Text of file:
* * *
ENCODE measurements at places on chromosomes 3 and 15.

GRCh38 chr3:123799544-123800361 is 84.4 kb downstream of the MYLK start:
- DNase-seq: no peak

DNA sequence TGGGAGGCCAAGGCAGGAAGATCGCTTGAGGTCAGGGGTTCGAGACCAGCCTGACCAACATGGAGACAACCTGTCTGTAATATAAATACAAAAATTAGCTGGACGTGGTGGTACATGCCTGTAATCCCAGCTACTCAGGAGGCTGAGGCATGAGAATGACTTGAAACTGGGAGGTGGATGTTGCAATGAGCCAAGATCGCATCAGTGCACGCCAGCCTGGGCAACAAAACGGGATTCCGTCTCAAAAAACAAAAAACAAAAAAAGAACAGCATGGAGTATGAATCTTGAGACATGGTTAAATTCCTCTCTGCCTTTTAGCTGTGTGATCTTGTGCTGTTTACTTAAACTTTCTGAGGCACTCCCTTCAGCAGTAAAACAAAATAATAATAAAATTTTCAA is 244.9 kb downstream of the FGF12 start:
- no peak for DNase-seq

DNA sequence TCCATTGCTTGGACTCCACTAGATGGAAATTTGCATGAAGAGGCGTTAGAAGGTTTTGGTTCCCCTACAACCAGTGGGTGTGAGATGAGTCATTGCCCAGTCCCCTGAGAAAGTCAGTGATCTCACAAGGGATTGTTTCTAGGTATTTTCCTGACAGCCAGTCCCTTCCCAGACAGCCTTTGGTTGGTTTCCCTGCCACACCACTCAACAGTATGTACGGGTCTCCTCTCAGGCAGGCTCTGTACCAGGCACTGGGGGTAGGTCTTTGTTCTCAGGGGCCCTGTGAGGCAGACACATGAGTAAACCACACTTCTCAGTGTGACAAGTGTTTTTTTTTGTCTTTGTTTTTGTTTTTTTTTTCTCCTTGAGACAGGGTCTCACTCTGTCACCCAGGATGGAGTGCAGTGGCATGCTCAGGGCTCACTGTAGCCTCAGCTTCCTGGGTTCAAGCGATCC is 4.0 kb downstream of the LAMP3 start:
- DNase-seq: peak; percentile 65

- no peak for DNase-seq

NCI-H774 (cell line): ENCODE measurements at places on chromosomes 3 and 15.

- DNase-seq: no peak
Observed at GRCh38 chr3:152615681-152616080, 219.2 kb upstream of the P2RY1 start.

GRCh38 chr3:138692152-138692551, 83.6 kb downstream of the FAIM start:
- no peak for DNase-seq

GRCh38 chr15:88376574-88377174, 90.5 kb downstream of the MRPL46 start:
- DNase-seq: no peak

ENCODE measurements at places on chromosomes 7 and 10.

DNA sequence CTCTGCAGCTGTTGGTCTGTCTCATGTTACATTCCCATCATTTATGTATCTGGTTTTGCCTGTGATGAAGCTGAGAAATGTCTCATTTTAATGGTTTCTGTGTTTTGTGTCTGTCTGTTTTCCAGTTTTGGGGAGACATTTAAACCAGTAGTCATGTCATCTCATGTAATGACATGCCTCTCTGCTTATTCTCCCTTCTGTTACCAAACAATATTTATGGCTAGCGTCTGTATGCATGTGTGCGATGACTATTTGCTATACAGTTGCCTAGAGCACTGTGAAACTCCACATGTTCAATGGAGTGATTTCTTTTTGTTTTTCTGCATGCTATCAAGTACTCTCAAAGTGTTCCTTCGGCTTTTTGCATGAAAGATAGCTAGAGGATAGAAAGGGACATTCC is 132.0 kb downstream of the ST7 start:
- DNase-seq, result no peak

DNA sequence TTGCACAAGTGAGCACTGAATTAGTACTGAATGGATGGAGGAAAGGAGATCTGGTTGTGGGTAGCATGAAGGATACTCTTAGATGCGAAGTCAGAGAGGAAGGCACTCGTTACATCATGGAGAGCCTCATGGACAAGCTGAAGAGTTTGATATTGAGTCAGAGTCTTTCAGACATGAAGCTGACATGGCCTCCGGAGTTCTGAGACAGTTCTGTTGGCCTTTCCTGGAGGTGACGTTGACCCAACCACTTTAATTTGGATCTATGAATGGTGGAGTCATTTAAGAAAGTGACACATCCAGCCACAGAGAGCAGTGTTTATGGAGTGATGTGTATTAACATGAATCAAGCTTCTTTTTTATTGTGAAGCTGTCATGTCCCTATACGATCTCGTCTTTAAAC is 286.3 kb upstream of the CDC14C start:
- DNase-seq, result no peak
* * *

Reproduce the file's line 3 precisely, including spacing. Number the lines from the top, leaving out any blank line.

- DNase-seq: no peak